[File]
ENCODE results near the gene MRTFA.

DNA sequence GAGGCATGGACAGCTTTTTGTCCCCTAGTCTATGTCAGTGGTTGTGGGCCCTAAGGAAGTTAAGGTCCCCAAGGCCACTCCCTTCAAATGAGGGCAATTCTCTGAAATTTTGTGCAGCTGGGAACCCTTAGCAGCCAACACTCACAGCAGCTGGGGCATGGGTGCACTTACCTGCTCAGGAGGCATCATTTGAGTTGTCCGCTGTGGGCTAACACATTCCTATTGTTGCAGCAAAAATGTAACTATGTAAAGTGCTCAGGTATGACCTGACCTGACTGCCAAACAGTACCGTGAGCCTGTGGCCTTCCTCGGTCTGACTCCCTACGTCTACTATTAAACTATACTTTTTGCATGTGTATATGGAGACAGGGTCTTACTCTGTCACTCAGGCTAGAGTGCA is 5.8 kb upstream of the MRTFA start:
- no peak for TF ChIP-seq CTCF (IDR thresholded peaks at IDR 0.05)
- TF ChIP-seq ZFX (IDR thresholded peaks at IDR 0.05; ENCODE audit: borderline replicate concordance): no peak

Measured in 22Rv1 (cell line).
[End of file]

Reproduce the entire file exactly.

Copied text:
ENCODE results near the gene MRTFA.

DNA sequence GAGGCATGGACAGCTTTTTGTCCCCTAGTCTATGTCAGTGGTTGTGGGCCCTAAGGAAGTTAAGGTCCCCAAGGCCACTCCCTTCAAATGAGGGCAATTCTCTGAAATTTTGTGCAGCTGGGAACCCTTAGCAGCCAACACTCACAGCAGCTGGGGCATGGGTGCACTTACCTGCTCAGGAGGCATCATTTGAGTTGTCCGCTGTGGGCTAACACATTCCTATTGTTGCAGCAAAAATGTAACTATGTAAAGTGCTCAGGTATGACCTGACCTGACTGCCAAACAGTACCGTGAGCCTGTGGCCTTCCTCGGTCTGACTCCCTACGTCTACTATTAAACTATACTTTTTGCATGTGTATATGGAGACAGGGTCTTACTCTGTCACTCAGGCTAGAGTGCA is 5.8 kb upstream of the MRTFA start:
- no peak for TF ChIP-seq CTCF (IDR thresholded peaks at IDR 0.05)
- TF ChIP-seq ZFX (IDR thresholded peaks at IDR 0.05; ENCODE audit: borderline replicate concordance): no peak

Measured in 22Rv1 (cell line).